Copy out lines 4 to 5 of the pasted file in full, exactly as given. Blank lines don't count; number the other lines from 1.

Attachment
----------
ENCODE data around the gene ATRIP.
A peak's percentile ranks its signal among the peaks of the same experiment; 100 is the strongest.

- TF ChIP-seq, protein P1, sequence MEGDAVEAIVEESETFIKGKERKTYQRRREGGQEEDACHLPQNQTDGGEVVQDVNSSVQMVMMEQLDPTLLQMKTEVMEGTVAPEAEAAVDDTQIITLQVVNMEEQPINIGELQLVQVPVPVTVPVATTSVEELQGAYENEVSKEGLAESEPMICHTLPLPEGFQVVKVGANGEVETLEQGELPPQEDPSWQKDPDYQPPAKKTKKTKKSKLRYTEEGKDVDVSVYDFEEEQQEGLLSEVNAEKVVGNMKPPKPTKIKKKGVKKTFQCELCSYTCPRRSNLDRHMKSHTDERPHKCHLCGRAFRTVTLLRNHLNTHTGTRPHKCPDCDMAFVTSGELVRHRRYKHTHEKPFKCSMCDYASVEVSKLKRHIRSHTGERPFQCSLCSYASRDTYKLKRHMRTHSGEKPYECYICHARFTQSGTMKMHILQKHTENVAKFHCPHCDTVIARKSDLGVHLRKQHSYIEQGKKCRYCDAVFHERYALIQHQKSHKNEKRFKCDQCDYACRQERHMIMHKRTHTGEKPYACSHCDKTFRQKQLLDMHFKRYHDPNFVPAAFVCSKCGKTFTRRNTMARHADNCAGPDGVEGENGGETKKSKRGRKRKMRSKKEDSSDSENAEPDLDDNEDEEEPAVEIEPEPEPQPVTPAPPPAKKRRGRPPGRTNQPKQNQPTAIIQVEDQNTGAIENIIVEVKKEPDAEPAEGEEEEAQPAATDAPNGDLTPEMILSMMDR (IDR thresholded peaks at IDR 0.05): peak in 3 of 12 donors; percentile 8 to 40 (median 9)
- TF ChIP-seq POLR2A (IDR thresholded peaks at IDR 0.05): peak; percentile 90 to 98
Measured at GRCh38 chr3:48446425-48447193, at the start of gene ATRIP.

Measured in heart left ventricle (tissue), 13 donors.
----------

- TF ChIP-seq POLR2A (IDR thresholded peaks at IDR 0.05): peak; percentile 90 to 98
Measured at GRCh38 chr3:48446425-48447193, at the start of gene ATRIP.